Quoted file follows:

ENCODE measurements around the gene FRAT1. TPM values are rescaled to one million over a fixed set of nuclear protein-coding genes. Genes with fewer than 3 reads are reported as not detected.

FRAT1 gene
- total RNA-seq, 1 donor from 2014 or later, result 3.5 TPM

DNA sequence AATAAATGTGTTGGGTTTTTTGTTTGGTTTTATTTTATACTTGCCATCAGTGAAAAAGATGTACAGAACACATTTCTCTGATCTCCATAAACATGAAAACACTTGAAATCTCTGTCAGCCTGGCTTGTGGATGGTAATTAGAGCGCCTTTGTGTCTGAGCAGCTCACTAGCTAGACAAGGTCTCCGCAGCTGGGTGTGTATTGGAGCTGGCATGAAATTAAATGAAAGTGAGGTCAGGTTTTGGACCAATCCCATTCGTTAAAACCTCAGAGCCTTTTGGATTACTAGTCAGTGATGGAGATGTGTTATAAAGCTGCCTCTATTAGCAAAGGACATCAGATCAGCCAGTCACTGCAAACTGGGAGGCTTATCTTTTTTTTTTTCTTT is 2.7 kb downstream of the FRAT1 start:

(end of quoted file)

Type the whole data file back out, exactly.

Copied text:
ENCODE measurements around the gene FRAT1. TPM values are rescaled to one million over a fixed set of nuclear protein-coding genes. Genes with fewer than 3 reads are reported as not detected.

FRAT1 gene
- total RNA-seq, 1 donor from 2014 or later, result 3.5 TPM

DNA sequence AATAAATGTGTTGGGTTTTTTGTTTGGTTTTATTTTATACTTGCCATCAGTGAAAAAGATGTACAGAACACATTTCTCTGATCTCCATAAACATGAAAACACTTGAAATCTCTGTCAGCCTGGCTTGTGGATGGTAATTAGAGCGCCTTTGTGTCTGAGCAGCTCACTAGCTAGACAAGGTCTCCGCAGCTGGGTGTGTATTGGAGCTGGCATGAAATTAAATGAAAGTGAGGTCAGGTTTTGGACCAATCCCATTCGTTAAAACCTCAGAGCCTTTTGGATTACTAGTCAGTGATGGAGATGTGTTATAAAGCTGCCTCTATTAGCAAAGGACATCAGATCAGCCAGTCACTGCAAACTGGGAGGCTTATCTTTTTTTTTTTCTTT is 2.7 kb downstream of the FRAT1 start: